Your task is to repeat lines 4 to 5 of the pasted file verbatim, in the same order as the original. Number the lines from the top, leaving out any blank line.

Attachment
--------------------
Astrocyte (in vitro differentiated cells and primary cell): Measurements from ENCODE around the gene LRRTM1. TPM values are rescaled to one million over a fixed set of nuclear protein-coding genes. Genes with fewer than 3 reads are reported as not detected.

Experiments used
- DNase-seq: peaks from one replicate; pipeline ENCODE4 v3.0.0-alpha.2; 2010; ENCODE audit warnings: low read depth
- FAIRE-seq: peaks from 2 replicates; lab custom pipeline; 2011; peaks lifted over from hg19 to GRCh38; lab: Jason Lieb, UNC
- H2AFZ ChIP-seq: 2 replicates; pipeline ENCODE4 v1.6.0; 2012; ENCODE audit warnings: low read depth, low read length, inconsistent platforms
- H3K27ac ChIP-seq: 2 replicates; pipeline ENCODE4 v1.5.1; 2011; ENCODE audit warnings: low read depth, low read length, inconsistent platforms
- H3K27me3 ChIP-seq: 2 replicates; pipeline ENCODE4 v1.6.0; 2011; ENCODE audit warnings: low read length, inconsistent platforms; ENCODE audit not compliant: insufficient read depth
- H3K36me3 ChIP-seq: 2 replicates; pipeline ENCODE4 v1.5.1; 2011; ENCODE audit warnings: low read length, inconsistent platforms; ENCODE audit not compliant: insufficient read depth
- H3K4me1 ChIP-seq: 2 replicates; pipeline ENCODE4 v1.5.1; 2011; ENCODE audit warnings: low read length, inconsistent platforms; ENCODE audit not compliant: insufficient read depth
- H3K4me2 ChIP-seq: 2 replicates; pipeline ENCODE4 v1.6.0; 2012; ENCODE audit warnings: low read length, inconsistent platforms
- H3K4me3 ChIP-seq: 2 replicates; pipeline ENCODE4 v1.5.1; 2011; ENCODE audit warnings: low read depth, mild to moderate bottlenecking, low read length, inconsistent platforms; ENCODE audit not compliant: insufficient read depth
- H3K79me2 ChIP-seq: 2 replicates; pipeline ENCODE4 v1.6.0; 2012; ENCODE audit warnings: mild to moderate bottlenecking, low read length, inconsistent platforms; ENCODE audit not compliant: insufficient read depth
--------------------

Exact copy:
- FAIRE-seq: peaks from 2 replicates; lab custom pipeline; 2011; peaks lifted over from hg19 to GRCh38; lab: Jason Lieb, UNC
- H2AFZ ChIP-seq: 2 replicates; pipeline ENCODE4 v1.6.0; 2012; ENCODE audit warnings: low read depth, low read length, inconsistent platforms